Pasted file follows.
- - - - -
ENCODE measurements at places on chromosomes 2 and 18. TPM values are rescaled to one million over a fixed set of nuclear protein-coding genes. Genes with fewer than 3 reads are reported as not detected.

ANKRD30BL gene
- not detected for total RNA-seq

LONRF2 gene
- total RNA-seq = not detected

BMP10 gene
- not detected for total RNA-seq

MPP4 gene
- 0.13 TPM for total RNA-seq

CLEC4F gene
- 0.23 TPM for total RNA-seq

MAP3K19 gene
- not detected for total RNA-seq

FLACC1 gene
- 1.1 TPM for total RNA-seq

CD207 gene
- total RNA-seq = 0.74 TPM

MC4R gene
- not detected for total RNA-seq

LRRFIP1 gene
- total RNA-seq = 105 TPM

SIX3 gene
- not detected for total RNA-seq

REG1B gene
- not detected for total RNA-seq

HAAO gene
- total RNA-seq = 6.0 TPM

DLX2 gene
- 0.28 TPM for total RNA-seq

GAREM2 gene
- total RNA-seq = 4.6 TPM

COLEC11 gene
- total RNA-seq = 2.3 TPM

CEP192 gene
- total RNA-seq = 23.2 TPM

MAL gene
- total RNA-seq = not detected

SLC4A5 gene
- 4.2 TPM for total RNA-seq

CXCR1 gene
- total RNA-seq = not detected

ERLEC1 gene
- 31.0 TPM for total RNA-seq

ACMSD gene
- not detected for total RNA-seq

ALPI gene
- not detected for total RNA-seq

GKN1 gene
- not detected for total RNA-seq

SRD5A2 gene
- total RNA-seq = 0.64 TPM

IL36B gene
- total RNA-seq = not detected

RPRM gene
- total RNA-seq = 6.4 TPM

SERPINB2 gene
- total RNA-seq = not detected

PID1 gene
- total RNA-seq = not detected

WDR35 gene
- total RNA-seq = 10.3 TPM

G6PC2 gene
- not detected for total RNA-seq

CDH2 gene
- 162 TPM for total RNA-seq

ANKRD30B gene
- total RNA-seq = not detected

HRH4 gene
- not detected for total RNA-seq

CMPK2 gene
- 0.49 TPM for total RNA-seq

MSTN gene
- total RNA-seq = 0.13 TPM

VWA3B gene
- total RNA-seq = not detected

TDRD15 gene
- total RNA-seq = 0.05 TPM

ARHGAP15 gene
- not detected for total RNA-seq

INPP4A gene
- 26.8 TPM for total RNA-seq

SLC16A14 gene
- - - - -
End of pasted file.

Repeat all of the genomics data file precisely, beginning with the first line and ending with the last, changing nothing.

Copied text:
ENCODE measurements at places on chromosomes 2 and 18. TPM values are rescaled to one million over a fixed set of nuclear protein-coding genes. Genes with fewer than 3 reads are reported as not detected.

ANKRD30BL gene
- not detected for total RNA-seq

LONRF2 gene
- total RNA-seq = not detected

BMP10 gene
- not detected for total RNA-seq

MPP4 gene
- 0.13 TPM for total RNA-seq

CLEC4F gene
- 0.23 TPM for total RNA-seq

MAP3K19 gene
- not detected for total RNA-seq

FLACC1 gene
- 1.1 TPM for total RNA-seq

CD207 gene
- total RNA-seq = 0.74 TPM

MC4R gene
- not detected for total RNA-seq

LRRFIP1 gene
- total RNA-seq = 105 TPM

SIX3 gene
- not detected for total RNA-seq

REG1B gene
- not detected for total RNA-seq

HAAO gene
- total RNA-seq = 6.0 TPM

DLX2 gene
- 0.28 TPM for total RNA-seq

GAREM2 gene
- total RNA-seq = 4.6 TPM

COLEC11 gene
- total RNA-seq = 2.3 TPM

CEP192 gene
- total RNA-seq = 23.2 TPM

MAL gene
- total RNA-seq = not detected

SLC4A5 gene
- 4.2 TPM for total RNA-seq

CXCR1 gene
- total RNA-seq = not detected

ERLEC1 gene
- 31.0 TPM for total RNA-seq

ACMSD gene
- not detected for total RNA-seq

ALPI gene
- not detected for total RNA-seq

GKN1 gene
- not detected for total RNA-seq

SRD5A2 gene
- total RNA-seq = 0.64 TPM

IL36B gene
- total RNA-seq = not detected

RPRM gene
- total RNA-seq = 6.4 TPM

SERPINB2 gene
- total RNA-seq = not detected

PID1 gene
- total RNA-seq = not detected

WDR35 gene
- total RNA-seq = 10.3 TPM

G6PC2 gene
- not detected for total RNA-seq

CDH2 gene
- 162 TPM for total RNA-seq

ANKRD30B gene
- total RNA-seq = not detected

HRH4 gene
- not detected for total RNA-seq

CMPK2 gene
- 0.49 TPM for total RNA-seq

MSTN gene
- total RNA-seq = 0.13 TPM

VWA3B gene
- total RNA-seq = not detected

TDRD15 gene
- total RNA-seq = 0.05 TPM

ARHGAP15 gene
- not detected for total RNA-seq

INPP4A gene
- 26.8 TPM for total RNA-seq

SLC16A14 gene